PHOENIX (Reuters) - Arizona state troopers sought the public's help on Monday as they investigated a rash of shootings along an interstate highway in Phoenix that police said left four vehicles pocked with bullet holes during the past three days.
The only person hurt was a 13-year-old girl who was riding in the front passenger seat of a sport utility vehicle and suffered a minor cut to her right ear from the shattered windshield when the SUV came under fire late on Saturday morning, police said.
She was treated by emergency medical personnel near the roadway.
Three more vehicles were subsequently struck by gunfire along the same stretch of Interstate 10 - one about six minutes after the SUV, another on Saturday night and another before dawn on Monday, police said.
Investigators from the state Department of Public Safety have not determined whether the incidents were related or random acts, said the agency's director, Colonel Frank Milstead.
“Our detectives are working non-stop on this particular case,” Milstead told reporters at a news conference. “It is obviously a big concern to us.”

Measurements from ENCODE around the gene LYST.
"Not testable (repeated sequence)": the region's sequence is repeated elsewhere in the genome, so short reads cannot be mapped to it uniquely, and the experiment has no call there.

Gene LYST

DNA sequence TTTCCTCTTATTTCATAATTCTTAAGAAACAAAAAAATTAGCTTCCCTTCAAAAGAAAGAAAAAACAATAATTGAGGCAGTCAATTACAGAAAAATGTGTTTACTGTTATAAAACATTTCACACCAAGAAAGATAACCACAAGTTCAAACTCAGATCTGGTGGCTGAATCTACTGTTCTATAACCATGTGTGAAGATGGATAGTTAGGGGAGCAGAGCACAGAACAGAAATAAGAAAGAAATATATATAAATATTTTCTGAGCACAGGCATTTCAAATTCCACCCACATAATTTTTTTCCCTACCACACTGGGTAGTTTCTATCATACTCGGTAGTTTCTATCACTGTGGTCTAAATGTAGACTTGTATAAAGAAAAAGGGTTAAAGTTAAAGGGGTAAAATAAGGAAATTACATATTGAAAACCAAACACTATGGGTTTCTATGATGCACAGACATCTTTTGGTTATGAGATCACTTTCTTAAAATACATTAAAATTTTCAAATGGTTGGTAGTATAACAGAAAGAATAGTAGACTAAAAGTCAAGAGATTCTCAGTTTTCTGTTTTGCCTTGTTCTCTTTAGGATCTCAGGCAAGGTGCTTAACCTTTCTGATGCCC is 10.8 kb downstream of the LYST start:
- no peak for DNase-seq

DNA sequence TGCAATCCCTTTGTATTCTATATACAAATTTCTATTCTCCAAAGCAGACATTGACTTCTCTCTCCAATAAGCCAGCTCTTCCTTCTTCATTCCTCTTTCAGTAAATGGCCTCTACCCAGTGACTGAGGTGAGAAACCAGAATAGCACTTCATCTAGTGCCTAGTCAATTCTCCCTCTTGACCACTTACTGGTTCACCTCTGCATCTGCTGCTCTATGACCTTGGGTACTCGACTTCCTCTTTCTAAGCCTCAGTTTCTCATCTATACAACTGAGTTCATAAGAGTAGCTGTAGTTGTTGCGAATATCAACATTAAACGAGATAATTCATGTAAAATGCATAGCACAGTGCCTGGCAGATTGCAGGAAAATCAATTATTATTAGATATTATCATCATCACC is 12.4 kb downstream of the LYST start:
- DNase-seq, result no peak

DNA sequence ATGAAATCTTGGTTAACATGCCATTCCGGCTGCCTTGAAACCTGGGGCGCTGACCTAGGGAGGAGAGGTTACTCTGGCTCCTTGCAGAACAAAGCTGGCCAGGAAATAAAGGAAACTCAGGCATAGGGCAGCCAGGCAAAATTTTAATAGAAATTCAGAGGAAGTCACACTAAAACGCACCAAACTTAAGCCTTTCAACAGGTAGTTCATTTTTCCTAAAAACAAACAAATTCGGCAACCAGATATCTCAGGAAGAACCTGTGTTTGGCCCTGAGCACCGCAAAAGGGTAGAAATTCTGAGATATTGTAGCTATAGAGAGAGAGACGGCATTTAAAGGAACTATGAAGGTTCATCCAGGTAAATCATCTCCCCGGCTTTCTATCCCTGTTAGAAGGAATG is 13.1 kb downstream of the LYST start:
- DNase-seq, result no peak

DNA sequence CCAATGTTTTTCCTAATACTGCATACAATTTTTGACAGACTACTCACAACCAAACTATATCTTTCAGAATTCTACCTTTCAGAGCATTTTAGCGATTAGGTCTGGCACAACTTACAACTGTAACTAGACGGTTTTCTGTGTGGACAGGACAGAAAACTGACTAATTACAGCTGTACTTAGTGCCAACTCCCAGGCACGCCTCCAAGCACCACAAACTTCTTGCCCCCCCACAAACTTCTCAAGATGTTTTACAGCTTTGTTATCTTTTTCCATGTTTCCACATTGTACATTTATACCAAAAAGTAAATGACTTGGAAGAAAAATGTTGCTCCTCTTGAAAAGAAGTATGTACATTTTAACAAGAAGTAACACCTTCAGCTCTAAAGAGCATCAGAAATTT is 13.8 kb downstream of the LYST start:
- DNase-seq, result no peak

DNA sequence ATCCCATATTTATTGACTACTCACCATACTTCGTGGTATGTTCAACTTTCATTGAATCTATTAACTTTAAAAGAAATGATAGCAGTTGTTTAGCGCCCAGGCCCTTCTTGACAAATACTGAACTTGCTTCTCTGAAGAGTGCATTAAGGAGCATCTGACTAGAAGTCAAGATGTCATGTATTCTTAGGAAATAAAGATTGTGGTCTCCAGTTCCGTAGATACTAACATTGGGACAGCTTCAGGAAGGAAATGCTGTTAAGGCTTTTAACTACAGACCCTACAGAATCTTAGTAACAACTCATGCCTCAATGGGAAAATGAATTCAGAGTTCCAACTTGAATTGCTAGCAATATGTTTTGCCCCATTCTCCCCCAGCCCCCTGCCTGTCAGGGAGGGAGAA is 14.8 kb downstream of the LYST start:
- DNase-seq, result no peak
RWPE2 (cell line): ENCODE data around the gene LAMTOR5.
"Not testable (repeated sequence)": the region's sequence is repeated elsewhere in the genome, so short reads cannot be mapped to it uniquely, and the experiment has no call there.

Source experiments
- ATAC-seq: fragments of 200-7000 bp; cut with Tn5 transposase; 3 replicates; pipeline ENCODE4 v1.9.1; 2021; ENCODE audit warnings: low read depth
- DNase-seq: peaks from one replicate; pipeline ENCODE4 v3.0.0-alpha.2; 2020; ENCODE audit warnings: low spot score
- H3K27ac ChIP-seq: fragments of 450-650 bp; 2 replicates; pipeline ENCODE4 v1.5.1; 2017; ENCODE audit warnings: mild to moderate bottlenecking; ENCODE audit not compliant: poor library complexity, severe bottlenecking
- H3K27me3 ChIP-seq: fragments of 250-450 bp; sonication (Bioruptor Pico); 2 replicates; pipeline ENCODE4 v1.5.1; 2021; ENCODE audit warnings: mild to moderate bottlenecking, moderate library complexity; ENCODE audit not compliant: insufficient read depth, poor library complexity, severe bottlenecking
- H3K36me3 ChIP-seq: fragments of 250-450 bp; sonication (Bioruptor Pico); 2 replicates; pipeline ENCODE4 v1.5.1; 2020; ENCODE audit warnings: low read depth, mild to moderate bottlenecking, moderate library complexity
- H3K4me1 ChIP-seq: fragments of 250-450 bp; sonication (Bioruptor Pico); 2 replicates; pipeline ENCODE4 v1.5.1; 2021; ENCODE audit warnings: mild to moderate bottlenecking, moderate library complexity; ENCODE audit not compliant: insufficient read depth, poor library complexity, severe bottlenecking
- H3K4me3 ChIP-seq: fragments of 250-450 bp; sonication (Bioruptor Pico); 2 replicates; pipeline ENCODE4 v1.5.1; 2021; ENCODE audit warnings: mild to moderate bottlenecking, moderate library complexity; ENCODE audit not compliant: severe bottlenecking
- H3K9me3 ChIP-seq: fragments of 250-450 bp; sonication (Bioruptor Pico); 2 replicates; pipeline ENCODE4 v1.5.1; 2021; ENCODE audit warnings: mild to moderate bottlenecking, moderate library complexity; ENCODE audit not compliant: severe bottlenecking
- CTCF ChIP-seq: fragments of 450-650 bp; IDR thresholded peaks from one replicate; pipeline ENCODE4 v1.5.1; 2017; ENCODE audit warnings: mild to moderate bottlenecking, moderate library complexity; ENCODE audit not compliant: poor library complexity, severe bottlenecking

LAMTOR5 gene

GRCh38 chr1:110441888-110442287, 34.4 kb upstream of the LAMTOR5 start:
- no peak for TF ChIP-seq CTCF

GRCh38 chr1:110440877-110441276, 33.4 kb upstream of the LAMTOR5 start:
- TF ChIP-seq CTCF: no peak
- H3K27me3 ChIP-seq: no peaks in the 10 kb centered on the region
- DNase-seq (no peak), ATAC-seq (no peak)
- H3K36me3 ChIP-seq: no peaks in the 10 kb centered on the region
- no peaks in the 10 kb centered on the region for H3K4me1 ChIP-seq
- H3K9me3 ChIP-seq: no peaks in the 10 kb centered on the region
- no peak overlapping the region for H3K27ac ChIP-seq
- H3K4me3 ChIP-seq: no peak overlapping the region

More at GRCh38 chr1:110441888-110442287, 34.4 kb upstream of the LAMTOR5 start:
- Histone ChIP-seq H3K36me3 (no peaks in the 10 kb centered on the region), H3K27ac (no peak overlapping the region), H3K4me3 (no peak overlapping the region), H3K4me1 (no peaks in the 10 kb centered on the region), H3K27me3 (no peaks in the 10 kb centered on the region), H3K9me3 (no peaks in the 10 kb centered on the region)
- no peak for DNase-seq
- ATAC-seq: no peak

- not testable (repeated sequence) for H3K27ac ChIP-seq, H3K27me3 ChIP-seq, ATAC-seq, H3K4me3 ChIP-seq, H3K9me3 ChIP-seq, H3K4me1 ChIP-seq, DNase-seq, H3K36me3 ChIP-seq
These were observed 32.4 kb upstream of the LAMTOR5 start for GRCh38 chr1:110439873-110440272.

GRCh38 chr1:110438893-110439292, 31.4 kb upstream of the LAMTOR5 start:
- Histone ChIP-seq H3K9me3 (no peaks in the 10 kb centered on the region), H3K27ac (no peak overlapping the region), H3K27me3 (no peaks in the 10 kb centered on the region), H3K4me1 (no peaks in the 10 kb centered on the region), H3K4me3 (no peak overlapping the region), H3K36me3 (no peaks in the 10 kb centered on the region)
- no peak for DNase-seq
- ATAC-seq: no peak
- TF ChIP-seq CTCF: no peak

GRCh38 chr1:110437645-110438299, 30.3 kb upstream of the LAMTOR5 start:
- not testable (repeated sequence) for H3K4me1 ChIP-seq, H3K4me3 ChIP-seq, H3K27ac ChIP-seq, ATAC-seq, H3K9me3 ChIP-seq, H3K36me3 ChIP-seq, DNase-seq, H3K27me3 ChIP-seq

The shootings all occurred within a 10-mile stretch of the interstate as it passes through the Phoenix metropolitan area. The I-10, the southernmost transcontinental route in the U.S. interstate system, remained open to traffic.
A passenger bus with just the driver aboard was the second vehicle hit by gunshots, at about 11:09 a.m. on Saturday, but police gave no further details.
A third vehicle came under fire at about 10:15 p.m. on Saturday, but the driver, who heard a banging sound at the time, did not notice any damage until she inspected her vehicle and then noticed bullet holes on the passenger side, police said.
The fourth shooting was reported by a truck driver who told investigators he heard a loud bang at 4:25 a.m. on Monday that he initially thought was a rocking hitting his vehicle. When he inspected his truck after arriving at work, he found a driver-side headlamp with what appeared to be damage from gunfire.
Investigators were checking to see whether freeway cameras captured any of the incidents.
Milstead said motorists should be alert, and he urged anyone with information about the shootings to contact authorities.
“Should we be concerned? Well, absolutely,” he said. “It has not ended in a tragedy, but it could.”
Editing by Steve Gorman, Peter Cooney and Ken Wills